Betelgeuse winked two years ago. The bright red shoulder star of Orion became noticeably dimmer and then recovered over a number of months. I prepared a presentation on this red giant for our Astro Cafe (2020-01-27) and included a note about how some other cultures explain the phenomenon:
“Orion represents Nyeeruna, who creates fire-magic in his right hand, represented by Betelgeuse, to reach the Yugarilya sisters (the Pleiades). The eldest sister, Kambugudha, symbolized by the Hyades cluster, kicks sand in his face, dispelling his magic, and stops him from gaining access to the sisters. The process is described as cyclic, with Betelgeuse brightening and fading over time. The Pemon people in Brazil called Orion Zililkawai and the constellation represented a man whose wife cut off his leg. Betelgeuse’s variable brightness was associated with the cutting of the limb.”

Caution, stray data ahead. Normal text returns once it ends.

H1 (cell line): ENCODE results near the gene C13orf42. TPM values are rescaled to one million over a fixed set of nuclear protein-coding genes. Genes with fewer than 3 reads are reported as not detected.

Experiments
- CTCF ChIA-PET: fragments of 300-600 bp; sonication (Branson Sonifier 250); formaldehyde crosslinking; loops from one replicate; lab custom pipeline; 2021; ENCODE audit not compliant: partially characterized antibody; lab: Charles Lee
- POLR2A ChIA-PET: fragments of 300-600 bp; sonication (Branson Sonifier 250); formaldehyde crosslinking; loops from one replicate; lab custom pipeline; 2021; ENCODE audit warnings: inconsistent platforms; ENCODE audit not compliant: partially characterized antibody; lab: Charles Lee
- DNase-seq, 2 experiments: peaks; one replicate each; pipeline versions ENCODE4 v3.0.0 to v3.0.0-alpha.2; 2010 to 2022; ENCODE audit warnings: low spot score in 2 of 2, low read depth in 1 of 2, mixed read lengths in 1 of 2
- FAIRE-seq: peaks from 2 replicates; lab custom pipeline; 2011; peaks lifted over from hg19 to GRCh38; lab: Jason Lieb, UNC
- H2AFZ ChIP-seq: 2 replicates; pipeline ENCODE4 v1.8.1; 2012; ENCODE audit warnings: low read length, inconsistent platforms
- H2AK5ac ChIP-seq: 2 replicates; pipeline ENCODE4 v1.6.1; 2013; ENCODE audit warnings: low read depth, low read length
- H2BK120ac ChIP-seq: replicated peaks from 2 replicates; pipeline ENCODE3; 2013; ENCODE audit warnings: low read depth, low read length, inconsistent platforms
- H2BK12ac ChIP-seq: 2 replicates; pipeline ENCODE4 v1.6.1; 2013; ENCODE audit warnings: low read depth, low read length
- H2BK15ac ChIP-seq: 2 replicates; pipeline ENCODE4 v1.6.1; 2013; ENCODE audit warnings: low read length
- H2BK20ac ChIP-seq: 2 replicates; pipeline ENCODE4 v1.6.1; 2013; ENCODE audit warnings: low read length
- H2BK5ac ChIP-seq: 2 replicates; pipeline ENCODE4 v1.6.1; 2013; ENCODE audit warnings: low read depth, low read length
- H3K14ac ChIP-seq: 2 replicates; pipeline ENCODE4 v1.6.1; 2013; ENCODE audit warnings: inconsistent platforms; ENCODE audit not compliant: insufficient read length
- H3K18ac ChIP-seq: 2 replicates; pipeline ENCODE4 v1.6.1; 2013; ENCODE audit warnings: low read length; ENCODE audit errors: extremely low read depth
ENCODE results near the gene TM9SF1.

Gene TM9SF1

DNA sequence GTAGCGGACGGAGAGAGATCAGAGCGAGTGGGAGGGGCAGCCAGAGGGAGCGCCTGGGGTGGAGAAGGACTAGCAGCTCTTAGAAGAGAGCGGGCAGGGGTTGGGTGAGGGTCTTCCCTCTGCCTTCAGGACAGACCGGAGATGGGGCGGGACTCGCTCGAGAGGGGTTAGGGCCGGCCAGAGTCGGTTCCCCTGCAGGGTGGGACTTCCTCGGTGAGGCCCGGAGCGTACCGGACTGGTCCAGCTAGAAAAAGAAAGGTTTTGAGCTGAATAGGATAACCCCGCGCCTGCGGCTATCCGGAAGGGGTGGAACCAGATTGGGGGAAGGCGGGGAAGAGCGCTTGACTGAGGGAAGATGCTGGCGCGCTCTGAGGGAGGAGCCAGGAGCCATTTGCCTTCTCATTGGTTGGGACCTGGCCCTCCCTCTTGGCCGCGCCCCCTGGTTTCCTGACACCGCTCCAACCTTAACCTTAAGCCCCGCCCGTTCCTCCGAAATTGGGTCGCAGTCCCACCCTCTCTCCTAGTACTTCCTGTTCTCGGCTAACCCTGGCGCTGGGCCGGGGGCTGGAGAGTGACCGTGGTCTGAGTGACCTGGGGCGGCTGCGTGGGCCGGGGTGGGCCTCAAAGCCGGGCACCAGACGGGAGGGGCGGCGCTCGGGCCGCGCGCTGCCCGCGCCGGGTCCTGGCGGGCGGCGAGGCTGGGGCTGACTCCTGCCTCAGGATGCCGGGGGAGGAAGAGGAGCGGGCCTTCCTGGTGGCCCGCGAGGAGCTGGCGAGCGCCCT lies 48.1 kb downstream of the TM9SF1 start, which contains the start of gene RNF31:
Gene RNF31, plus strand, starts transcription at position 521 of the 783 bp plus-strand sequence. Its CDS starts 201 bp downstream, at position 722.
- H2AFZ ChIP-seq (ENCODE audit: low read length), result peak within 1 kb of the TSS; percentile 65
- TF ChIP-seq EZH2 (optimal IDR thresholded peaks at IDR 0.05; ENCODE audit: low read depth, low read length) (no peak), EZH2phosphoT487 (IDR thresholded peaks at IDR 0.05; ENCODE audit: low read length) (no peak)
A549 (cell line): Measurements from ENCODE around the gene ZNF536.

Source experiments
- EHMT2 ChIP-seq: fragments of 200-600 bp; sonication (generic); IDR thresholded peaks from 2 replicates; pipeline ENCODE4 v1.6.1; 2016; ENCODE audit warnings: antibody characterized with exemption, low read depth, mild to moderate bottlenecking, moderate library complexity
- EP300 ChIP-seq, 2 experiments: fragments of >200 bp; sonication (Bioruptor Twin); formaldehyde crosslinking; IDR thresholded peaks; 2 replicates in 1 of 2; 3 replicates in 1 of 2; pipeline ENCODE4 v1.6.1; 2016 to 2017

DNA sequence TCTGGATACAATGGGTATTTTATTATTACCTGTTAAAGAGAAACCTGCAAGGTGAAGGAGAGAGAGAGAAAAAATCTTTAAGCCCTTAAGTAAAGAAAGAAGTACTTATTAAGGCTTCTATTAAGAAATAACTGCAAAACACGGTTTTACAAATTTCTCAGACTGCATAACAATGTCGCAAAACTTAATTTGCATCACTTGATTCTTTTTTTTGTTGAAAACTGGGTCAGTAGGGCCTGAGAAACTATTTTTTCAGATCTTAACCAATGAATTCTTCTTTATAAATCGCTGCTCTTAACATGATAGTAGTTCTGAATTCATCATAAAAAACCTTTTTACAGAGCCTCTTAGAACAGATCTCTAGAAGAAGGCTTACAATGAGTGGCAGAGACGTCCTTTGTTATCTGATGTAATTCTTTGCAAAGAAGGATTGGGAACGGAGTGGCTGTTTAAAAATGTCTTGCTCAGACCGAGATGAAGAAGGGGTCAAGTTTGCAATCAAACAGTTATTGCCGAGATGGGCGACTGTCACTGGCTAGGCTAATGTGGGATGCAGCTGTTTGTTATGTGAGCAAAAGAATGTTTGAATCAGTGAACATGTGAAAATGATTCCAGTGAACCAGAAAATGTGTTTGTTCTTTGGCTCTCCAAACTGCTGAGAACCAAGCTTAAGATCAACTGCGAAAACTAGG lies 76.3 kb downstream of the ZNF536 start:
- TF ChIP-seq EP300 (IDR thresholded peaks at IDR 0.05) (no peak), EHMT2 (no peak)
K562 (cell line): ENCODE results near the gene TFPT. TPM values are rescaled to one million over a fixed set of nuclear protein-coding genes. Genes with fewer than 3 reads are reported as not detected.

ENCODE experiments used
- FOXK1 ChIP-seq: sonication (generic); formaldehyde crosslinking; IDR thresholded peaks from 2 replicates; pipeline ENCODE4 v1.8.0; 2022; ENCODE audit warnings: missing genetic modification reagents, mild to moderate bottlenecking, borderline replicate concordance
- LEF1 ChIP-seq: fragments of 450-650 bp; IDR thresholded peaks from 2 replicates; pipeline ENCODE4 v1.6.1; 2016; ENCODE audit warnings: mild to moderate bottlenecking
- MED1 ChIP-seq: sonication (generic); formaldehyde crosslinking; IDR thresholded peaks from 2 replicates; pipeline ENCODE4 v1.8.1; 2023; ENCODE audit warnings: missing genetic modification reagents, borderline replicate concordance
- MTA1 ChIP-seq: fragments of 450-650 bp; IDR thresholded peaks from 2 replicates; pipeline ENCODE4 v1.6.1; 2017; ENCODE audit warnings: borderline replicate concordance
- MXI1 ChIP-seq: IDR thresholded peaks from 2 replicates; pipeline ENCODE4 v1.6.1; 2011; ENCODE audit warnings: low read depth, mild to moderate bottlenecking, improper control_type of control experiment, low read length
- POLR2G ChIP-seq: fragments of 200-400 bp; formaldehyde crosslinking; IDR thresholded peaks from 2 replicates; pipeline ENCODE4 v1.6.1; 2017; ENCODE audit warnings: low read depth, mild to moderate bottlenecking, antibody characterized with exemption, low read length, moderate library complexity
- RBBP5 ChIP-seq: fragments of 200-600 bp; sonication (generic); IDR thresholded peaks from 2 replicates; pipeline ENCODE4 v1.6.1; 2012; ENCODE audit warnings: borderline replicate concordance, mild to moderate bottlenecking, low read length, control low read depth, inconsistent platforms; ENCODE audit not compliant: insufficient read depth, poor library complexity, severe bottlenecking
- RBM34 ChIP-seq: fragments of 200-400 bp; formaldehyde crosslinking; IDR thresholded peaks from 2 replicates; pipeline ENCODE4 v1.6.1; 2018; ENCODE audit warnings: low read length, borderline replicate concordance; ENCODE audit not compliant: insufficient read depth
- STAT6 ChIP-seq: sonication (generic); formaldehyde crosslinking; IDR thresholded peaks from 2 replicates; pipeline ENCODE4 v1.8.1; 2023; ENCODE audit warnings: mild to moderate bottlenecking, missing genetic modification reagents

Last weekend, the Royal Astronomical Society of Canada Vice President, Charles Ennis, gave a wonderful presentation at the FDAO Star Party on the RASC’s World Asterisms Project. His compilation includes 455 asterisms that include stars found in the region of the constellation Orion! At least 455 cultures from every corner of the world have looked up at the sky and were inspired to describe this same view with a story.
We amateur astronomers are part of this connection between all people over space and time. The sky continues to delight and fascinate us. We share our stories, and invent new ones. We look up.
I am so pleased to share the love of the sky with you. The earth has almost traveled a complete orbit around the sun since you have asked me to be the president of the Victoria Centre. Thank you for your support and trust in me. I look forward to the next orbit!
Randy Enkin, President@Victoria.RASC.ca